Brief | Taskade, a new ‘work processing’ app
A promising start, but there’s a lot yet to implement in Taskade
I recently had a chance to speak with John Xie, the founder and CEO of Taskade, a new content-centric work management tool. I mentioned that an earlier problem I had encountered with importing content seemed to have been resolved in a more updated version of the tool.
At its core, Taskade is a competitor to Dropbox Paper, Box Notes, and Salesforce Quip, and has similar features to them. As a nickname, I call these ‘work processing’ tools, based on the notion of ‘word processing’, since you can use them as a lightweight editor for editing documents in the cloud, with the added functionality of task management.
As an example, in the screenshot below I’ve captured I created a document in Taskade called ‘Taskade’, in which I was writing the brief you are now reading. At the bottom of the image you can see a block called ‘actions’ with three tasks defined, and assigned to me.
The task system works pretty much as you’d expect, with attachments, comments, assignment, and deadlines. The only thing lacking in that regard is there is no means to view all the tasks assigned to me (or someone else) across all docs. However, as we’ll see, there are some features to cover some of that.
I found myself comfortable in the editor, although it lacks support for markdown, like ‘>’ at the start of a sentence to create a blockquote. Indeed, there is no blockquote, really, just an indent. But as a simple editor it’s ok, with bolding, italic, underlining, strikethrough, and so on. However, I don’t think I can operate without ‘resolve’ semantics in comments, in which a coeditor can suggest an edit, and then at some point it can be marked resolved. Deleting comments is not a suitable replacement. Perhaps the biggest questionable decision is leaving out hyperlinks, though, which I hadn’t even noticed until writing the tool up today. That is an essential capability.
I haven’t fooled with the chat, video calls, or file-sharing capabilities as displayed in the right-hand panel very much. Although in the call with Xie, the video cut off a few times. I was connected by phone to the chat.
The structural side of the tool is conventional, as shown below:
Workspaces are found in the left margin. I’ve selected ‘gigaom | open research’, and the documents (‘projects’) in that workspace are displayed on the right. Clicking one opens the editor shown in the earlier screenshot.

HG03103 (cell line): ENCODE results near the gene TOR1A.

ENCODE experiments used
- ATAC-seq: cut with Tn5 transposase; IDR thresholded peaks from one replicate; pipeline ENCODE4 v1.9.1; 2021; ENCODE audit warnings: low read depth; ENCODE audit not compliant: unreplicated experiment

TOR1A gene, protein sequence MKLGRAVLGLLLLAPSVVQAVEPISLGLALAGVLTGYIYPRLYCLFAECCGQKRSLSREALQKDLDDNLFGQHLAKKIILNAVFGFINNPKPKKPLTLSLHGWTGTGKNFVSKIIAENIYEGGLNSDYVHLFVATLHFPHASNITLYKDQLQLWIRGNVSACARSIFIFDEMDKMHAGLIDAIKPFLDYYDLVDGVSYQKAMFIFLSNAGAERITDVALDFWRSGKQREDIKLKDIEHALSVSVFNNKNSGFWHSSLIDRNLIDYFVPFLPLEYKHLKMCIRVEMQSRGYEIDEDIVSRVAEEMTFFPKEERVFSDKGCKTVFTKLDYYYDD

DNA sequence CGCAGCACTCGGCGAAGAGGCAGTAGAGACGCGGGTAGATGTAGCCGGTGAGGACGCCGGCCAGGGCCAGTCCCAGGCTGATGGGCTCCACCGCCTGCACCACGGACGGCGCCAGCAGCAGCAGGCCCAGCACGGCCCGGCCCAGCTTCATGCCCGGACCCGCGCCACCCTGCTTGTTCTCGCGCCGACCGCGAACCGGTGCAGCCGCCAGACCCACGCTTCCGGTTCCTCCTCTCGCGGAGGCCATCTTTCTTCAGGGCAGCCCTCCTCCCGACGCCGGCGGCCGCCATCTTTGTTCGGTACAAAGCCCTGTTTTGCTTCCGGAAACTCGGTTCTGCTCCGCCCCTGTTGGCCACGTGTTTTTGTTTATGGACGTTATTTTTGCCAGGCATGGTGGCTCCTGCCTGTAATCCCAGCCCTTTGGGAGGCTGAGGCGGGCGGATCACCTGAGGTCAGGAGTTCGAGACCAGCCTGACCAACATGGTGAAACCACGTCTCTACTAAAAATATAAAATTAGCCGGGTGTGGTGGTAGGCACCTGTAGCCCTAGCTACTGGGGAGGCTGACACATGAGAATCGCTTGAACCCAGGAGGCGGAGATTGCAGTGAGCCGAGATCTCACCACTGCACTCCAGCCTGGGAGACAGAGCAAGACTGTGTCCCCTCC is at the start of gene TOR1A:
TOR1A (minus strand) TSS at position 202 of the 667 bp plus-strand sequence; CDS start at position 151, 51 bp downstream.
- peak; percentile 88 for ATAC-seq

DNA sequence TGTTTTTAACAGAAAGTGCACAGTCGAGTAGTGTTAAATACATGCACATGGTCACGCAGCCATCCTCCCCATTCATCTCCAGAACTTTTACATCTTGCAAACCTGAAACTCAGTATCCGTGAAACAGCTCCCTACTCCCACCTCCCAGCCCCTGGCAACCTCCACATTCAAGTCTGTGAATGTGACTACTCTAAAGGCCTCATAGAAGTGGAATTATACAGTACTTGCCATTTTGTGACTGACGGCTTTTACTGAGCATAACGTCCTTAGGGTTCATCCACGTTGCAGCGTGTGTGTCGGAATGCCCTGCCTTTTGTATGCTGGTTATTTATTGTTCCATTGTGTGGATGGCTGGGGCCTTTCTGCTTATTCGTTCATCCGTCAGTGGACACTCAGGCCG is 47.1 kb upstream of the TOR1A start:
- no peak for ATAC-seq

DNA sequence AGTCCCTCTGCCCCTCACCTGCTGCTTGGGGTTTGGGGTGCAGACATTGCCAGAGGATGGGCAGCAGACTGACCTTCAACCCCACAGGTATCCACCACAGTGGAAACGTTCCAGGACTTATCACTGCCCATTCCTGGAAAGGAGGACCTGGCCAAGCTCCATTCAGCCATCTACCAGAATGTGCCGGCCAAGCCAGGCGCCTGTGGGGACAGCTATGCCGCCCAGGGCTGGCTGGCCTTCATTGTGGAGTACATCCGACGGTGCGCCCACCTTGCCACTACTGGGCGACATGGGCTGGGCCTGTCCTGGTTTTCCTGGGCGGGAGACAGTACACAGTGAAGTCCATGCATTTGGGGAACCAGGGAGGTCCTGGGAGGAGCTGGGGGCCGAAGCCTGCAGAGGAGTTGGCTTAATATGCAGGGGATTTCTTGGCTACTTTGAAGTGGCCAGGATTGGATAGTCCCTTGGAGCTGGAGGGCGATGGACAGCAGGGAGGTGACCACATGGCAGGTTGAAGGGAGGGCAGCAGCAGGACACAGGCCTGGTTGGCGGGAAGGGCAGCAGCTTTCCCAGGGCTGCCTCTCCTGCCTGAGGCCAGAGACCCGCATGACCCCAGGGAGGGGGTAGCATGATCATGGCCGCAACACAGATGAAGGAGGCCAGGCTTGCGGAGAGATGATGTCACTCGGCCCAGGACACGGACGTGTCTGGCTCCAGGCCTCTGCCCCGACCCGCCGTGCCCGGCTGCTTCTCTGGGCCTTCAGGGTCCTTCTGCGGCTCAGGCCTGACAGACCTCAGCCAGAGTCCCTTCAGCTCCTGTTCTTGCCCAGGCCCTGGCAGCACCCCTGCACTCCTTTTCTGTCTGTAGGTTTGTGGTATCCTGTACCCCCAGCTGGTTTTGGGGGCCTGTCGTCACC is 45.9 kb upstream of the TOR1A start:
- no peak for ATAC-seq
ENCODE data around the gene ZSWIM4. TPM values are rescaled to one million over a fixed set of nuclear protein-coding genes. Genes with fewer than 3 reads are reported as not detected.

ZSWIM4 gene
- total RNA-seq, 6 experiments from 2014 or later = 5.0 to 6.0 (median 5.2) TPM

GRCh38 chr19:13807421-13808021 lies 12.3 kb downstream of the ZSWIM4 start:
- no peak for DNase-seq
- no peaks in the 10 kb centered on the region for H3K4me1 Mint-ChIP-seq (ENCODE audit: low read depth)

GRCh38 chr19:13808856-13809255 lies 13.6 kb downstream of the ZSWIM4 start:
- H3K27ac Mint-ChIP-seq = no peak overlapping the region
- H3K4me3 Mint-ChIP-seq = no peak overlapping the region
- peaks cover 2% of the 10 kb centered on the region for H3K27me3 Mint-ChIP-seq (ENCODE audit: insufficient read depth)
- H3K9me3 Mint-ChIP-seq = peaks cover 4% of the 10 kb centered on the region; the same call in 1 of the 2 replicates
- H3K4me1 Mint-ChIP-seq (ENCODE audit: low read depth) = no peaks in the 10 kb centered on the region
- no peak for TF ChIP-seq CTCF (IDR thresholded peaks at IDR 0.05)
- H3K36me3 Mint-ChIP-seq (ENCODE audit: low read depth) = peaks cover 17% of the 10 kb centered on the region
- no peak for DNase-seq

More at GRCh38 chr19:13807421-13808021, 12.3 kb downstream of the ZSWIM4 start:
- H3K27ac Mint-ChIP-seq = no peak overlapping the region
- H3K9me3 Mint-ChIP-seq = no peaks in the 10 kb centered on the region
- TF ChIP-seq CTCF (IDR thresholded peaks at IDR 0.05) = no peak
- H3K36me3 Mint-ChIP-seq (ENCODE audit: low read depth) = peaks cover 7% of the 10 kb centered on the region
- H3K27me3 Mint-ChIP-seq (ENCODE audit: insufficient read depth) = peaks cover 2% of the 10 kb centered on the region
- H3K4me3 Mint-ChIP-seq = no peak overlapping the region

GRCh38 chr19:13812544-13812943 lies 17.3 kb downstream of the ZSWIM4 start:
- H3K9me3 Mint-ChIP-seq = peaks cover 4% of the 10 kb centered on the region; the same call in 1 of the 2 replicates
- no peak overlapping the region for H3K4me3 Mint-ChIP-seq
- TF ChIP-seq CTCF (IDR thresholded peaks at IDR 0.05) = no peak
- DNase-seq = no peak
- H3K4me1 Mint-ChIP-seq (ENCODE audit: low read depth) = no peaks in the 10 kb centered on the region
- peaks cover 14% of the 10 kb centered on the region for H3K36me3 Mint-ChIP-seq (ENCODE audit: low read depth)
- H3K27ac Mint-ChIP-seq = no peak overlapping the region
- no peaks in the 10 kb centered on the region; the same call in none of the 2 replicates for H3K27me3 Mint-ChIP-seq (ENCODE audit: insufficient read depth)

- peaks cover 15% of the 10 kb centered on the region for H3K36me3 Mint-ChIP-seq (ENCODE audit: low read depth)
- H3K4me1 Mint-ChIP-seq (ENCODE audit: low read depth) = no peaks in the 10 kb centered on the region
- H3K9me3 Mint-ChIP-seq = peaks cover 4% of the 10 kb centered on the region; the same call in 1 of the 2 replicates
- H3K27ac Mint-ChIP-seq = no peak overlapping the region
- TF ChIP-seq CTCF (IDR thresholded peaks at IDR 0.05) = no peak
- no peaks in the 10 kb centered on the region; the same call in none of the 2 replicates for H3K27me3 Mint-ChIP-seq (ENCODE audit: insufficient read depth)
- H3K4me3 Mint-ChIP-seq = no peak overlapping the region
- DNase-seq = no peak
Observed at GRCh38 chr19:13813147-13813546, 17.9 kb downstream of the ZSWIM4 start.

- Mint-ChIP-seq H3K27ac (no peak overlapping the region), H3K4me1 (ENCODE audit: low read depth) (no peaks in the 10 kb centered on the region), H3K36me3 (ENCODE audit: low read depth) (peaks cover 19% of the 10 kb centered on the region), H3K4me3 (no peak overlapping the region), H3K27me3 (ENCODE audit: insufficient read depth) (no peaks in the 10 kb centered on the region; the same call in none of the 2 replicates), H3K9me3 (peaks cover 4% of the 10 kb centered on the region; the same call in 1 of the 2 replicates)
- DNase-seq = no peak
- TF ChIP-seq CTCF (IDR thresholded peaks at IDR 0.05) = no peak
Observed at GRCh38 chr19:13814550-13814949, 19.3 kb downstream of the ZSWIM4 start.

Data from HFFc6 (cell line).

Selecting ‘Agenda’ displays tasks in the workspace, but only those with defined due dates. I set a due date for one of the tasks in doc ‘Taskade’, but the other two don’t appear.
A simple fix would be to create a new section of the Agenda for undated tasks.
Taskade also includes a Calendar view, and dated tasks appear there. And reminders also popped up once I set a due date for a task.
You can’t add tasks in either Agenda or Calendar views.
One of the more imaginative ideas in Taskade is that documents can be displayed and edited in various views. The version shown in the first screenshot is a so-called ‘list’ view. There are others, such as the ‘mindmap’ view, here:
I’m not sure how rendering a document like I was creating into there other formats makes sense. But I do mindmap from time to time, and so creating a document in mindmap mode could make sense, and perhaps the other views as well.
Here’s a mindmap I created:
And here’s how it looks in ‘list’ view:
Not too bad, really. And when I added things in the ‘list’ view they later were displayed appropriately in the ‘mindmap’ view.
There are several show stoppers that have to be fixed before I can recommend Taskade for serious use.
Better options in Agenda view: It’s essential to be able to see all tasks in a workspace, with various filters: undated v dated/overdue/upcoming, by assignee v unassigned, with and without attachments, and so on.
Hyperlinks in documents: obviously.
Resolve capability in comments: And I’d like the comments to show at the right, a la Dropbox Paper and Google Docs.
The various views might make sense in various use cases. Perhaps Xie and company could provide examples or templates to illustrate.
John was also quite animated about the fact that the tool supports real-time coediting, but that users were generally unaware of it. I admit that I didn’t encounter that situation since I was not coediting with others. But that is a quite sophisticated capability and suggests that Taskade has a strong technical team.
I am going to be watching Taskade’s progress with real interest.